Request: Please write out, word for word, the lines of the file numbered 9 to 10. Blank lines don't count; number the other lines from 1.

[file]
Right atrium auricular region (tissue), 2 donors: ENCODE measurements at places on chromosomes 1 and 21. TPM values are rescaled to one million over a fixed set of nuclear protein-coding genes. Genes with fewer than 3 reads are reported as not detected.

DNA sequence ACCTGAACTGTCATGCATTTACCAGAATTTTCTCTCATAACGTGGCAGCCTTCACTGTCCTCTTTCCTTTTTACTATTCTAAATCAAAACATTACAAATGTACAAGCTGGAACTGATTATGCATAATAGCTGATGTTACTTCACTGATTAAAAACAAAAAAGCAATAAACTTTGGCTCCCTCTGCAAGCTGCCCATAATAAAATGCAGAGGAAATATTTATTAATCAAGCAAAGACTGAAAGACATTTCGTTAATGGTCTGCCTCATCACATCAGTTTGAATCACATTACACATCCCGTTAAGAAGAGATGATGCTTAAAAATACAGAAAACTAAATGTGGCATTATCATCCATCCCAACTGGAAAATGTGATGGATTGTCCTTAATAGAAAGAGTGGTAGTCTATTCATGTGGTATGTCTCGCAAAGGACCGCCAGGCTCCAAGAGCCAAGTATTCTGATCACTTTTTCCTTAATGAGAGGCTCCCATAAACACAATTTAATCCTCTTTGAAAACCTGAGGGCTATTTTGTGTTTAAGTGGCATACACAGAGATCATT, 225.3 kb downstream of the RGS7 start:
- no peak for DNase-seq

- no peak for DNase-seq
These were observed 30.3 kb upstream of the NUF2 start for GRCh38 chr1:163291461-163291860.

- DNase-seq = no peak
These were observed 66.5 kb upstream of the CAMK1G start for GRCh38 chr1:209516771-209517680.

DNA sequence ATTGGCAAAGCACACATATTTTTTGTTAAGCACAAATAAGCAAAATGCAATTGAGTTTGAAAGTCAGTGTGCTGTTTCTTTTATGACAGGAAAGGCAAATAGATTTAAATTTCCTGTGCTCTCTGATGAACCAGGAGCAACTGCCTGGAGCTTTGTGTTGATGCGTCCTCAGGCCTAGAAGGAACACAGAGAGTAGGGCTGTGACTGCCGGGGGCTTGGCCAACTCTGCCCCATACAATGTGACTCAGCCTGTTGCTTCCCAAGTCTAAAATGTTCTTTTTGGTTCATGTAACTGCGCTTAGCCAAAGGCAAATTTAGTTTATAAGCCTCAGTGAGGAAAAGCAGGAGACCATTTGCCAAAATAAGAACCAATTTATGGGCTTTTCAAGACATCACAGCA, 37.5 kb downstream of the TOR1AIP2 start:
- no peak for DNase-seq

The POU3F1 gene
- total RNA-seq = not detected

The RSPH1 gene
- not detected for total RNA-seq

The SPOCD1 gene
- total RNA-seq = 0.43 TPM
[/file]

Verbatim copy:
- no peak for DNase-seq

The POU3F1 gene